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https://permies.com/wiki/151922/pep-textiles/Textiles-Spin-List-Badge-Bits#1189189

So we are getting into technical aspects of twist, spin, ... these words have very specific meanings - but those meanings have moved and changed as our language has changed and grown.  Even using the modern technical meaning of these words in modern English, we encounter different definitions depending on what country and industry we are talking from.

For this context.  Speaking generally (with the idea that there are always going to be exceptions)

Spin - refers to adding twist to an untwisted fibre source/mass.  
Twist Rope - twisting different strand together in a specif manner under tension (so like plying, only a lot more twist, under tension, and with something to control the point the twist enters the rope).
Rope - Thick, strong, cord-like structure: at least 3 strands, each strand having 2 or more threads; strands are formed up-twist, and the rope is laid down-twist of the strands.  Rope cannot be made through normal plying techniques.  Also made through braiding and plaiting, although technically not rope (this would probably be cord).   (if you want to geek out lookup Hawser and other chandlery related lines)
twist (in general) - rotation about a common longitudinal axis.  In practice of spinning, plying, and rope-making, one end of the item being twisted is fixed or non-rotating, relative to other, or working, end.  Also refers to the Turns about its own axis, per unit of length... TPI (turns/twist per inch).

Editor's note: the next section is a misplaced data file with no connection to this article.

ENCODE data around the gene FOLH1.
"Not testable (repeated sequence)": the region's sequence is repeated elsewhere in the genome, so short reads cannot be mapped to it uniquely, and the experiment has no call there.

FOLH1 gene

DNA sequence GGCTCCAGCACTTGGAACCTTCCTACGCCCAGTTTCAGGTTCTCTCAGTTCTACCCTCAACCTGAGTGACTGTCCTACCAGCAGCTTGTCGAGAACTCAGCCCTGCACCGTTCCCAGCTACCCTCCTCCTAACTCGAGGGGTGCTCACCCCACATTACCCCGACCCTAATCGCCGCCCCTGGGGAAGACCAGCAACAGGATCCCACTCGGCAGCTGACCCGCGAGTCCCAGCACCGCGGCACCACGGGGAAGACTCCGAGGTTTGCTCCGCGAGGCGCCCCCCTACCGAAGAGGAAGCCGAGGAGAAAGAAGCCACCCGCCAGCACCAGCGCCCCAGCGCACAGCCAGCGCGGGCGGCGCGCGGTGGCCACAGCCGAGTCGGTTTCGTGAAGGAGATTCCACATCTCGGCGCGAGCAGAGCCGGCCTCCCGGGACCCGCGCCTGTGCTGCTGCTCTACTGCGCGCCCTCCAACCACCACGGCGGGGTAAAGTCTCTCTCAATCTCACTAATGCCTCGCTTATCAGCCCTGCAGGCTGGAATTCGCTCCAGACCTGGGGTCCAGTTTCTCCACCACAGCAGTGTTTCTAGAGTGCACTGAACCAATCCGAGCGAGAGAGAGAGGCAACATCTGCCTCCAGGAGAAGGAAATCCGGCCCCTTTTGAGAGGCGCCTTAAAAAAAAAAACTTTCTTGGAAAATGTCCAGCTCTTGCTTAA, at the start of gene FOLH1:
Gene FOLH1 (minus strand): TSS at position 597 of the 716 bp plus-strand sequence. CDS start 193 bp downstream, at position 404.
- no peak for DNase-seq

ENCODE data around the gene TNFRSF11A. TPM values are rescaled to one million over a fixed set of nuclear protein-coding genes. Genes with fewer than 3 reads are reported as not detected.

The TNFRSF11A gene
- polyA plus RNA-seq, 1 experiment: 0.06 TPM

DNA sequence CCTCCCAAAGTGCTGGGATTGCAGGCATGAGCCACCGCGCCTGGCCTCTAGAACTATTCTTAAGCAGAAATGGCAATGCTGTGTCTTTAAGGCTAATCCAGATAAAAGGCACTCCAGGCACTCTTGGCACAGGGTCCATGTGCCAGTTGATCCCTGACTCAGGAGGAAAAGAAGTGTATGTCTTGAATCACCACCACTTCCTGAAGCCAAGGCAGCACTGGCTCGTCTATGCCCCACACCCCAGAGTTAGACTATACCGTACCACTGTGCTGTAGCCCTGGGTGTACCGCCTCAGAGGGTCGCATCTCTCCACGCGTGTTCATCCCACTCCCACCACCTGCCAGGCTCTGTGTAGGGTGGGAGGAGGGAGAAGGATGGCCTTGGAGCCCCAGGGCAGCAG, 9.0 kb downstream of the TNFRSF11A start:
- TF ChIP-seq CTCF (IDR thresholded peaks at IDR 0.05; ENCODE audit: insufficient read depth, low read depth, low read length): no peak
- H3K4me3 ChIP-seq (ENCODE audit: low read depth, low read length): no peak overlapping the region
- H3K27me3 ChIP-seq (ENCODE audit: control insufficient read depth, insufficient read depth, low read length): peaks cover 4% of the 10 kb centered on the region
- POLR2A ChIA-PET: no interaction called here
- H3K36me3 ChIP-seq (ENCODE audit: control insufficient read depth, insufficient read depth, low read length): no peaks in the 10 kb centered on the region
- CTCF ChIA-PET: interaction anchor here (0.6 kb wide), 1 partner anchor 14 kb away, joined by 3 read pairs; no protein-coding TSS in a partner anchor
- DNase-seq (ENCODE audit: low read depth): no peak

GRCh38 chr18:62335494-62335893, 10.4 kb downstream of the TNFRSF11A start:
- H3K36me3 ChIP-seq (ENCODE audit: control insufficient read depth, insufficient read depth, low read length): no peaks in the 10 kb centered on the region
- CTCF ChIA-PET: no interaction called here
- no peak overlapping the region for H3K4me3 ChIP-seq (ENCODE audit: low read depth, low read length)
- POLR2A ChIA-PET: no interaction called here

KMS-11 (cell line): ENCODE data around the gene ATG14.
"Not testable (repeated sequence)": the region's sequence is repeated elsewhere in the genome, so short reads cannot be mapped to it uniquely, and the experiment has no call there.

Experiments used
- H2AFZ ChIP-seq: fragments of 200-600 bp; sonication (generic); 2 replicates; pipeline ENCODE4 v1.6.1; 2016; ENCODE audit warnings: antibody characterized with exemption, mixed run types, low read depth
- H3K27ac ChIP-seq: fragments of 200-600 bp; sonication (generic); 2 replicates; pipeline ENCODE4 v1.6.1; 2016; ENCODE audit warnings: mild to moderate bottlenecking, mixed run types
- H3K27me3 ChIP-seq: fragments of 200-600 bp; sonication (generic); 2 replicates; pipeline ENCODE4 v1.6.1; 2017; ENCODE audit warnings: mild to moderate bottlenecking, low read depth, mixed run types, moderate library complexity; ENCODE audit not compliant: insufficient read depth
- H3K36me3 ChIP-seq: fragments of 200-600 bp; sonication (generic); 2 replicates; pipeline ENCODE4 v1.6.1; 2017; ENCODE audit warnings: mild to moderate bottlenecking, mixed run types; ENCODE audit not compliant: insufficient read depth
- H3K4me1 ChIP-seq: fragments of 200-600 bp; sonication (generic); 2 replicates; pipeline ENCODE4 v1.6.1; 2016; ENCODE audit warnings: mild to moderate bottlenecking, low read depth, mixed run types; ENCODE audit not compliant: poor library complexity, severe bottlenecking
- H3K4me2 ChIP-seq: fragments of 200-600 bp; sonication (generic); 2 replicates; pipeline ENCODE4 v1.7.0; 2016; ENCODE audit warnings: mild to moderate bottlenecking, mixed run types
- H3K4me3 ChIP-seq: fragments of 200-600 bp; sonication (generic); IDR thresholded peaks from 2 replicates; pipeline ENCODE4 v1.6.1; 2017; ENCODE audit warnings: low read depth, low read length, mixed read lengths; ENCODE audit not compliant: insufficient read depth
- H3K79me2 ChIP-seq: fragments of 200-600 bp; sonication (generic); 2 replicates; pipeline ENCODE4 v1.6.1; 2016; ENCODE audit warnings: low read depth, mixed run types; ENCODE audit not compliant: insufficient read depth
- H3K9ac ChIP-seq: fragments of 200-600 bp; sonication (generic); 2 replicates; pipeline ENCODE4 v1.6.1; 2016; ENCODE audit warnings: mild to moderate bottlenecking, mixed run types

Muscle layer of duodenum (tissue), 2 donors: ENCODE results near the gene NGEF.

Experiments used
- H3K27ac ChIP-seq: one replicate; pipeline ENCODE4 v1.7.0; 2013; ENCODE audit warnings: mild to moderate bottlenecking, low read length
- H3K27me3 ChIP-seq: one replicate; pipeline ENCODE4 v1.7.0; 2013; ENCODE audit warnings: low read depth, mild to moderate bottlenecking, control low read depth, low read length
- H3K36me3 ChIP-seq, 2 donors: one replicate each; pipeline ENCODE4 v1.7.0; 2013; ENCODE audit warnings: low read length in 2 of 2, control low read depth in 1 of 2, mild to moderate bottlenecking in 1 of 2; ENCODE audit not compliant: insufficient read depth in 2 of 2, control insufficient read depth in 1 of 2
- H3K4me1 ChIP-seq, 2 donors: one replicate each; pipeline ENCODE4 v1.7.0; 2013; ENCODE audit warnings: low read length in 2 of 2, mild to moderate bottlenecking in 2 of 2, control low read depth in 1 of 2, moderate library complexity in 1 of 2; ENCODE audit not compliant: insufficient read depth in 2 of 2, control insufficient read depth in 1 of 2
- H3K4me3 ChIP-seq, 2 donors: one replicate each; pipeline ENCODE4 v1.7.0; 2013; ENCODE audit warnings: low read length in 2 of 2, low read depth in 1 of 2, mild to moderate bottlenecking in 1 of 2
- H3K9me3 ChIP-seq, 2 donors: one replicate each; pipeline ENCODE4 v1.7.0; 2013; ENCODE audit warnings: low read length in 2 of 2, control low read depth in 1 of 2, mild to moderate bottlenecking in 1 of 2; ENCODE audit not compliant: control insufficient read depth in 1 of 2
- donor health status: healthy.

Twine: stiff, hard0-twisted cords made from vegetable bast, bark, or leaf fibre, as in binder twine, bale twine, bagging twine.  Sometimes made from paper or plastic.  In this context we aren't using plastic or paper because we are encouraging harvesting the materials from scratch rather than reclaiming materials.  For the BB badge we are also defining twine as having at least two plies.  

Since the words have so many ways of using them, when there's doubt, I'm using The Alden Amos Big Book of Handspinning for the tiebreaker.  

Is that helping?

I updated the points.

spin twine - more than 50 yards (1 point)
twist rope - more than 50 yards (1 point)

I think twisting twine is much easier and faster.  It also doesn't require gathering or making fancy equipment.  All you need are your hands.  It also doesn't require the skill to control the high twist as ropemaking does.

But I don't see why they can't have the same requirements.  

I think the goal here is to get to "good enough" and polish it later on.  The proof of the pudding is in the eating.  We'll know where the polish needs to happen as more people acomplish BBs.  
 
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I ran across this video today. It shows making rope from old sarees (saris?). It looks like people are lined up to have their old fabric turned into useful (and beautiful cord). Would something like this count for rope making in SKIP?